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September 17, 2008

David Heinemeier Hansson: Go REST with Rails

Listening to David Heinemeier Hansson speak at NYC Web 2.0 Expo. He's talking about using a good practice for organizing web pages with proper building of page URLs.

David started in REST for practical reasons. Decided that Basecamp should have an API. Looked at the Flickr API, which says it's REST but isn't really true. Found the REST experience for the first go-around unsatisfying. Was just an add-on.

REST is based on HTTP, is a way of embracing it. HTTP is an ogre, which has layers. The HTTP spec has been around for a long time, but nobody had read it. The strength and weakness of HTTP is that you can use it without knowing anything about it.

REST is "blue cheese", an acquired taste. Took some time to get used to it.

Initial barriers to using REST. First, is the Roy Fielding dissertation which describes it. Roy's document is a dissertation, and is very academic. David quotes from it, very conceptual and complex language. Second, the ws-star group of specs and SOAP looks more organized and easy to step into. But after going down that path you realize that it's a bad approach.

David goes into a demo, using rails. It's like watching the 10-minute screencast.

REST relies on concept that there is a single resource that you can do multiple things too. E.g. /posts/1 is the URL for viewing, editing, saving (put) and deleting. They simulate the full HTTP get/post/put/delete actions even though they aren't valid in HTML. Also using the same URL for getting different formats. Also use that URL for saving new data.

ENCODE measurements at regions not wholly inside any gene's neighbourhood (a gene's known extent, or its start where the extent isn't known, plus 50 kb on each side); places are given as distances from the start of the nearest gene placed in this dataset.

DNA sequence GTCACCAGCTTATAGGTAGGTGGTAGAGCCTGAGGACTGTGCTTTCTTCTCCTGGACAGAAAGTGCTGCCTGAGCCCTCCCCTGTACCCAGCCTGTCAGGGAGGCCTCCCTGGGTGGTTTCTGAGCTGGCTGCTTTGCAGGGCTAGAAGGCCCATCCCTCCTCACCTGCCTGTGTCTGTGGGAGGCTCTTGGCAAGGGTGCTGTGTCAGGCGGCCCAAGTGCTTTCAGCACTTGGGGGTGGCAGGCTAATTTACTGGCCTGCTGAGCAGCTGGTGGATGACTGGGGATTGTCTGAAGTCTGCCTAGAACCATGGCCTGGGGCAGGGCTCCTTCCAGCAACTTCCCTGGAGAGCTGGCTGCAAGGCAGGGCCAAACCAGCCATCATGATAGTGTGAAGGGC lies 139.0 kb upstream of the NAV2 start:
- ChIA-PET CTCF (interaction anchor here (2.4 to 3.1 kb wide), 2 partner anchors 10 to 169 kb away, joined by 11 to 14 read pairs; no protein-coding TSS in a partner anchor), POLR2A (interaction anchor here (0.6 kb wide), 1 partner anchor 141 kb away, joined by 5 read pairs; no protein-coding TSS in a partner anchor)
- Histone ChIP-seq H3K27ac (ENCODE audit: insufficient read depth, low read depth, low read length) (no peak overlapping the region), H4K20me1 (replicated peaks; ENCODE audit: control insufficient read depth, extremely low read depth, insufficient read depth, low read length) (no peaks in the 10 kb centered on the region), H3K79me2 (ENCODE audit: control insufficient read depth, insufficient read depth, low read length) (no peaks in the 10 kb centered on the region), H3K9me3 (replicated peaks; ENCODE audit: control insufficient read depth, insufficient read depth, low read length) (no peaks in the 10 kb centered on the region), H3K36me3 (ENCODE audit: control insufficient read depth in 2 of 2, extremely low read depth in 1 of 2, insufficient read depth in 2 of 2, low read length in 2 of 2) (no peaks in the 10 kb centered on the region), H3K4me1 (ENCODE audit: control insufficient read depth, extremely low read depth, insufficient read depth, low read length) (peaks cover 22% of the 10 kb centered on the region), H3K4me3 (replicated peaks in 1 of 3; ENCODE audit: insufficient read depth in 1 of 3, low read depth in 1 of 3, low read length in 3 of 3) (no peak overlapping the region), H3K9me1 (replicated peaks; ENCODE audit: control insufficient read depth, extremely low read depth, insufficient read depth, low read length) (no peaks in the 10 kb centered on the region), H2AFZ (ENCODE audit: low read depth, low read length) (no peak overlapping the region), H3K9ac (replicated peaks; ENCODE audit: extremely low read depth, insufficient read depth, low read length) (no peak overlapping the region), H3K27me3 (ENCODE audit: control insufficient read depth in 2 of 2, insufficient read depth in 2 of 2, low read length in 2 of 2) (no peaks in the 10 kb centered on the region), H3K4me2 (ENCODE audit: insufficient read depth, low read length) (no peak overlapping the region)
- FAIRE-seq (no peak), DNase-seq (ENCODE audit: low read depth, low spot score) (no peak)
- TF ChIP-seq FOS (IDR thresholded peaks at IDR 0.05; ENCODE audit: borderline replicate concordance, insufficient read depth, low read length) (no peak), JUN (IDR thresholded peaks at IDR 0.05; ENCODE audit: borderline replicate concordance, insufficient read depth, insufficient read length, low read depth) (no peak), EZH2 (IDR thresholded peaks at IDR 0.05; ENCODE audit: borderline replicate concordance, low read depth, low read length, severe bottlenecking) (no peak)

If web servers and applications were built right, you'd be able to ask for a resource in a certain format and the browser would reply with a 406 response indicating that the resource is available but not in the format you were requesting. Rails differentiates between resource formats by using the same URL, but appending an extension (.html, .xml, .atom).

HTTP response 422 means unprocessable entity. So if you post something, but not quite right the 422 helps you know that you're close but might be missing some important data. With RAILS, the exceptions that result in a 422 is seamlessly handled in an XML request and HTTP. In XML, the response is wrapped in XML, in HTTP the browser gets and presents the message.

HTTP is so much better than SOAP from a human readability perspective.

David is passionate (well known) about the fact that if you use the HTTP REST principles it removes a bunch of stuff about decisions that just don't matter. Engineers/developers often spend time deciding how to organize the primary methods for interacting with data via a URL. With REST, it's all defined and you can move on to more interesting things.

The REST actions map to the HTTP actions, which map to database interactions:

find/create/update/destory -> GET, POST, PUT, DELETE -> SELECT, INSERT, UPDATE, DELETE

Posted by mike at September 17, 2008 12:04 PM